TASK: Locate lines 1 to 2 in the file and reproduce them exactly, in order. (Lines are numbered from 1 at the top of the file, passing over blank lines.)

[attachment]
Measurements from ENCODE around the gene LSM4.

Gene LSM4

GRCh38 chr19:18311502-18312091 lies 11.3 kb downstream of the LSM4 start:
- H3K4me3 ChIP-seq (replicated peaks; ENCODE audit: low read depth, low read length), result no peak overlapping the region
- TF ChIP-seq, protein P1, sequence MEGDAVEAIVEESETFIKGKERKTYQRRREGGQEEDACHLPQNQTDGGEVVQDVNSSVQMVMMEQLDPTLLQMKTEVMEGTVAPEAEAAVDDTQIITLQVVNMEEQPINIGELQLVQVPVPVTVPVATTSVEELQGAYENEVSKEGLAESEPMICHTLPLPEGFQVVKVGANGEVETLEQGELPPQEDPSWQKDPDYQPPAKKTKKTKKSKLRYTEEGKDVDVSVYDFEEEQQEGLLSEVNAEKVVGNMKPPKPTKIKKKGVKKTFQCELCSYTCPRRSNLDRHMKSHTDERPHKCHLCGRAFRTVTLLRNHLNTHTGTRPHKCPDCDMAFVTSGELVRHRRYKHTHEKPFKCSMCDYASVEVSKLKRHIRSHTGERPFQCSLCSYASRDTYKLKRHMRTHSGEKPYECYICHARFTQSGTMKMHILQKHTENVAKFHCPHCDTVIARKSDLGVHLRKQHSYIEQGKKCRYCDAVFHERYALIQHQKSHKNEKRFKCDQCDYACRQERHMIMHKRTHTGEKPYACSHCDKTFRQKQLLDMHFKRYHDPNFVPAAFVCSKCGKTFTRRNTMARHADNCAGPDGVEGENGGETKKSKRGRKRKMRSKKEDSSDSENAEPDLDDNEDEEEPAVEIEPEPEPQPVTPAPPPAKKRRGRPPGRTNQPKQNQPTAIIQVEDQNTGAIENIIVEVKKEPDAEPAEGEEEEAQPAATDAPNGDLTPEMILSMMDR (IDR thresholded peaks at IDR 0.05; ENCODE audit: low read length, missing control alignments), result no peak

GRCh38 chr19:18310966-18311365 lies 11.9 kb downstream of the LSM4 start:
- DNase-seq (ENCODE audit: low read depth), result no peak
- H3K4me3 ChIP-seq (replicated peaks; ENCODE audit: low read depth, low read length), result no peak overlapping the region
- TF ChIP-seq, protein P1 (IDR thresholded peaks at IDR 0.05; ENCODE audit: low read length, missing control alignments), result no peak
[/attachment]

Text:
Measurements from ENCODE around the gene LSM4.

Gene LSM4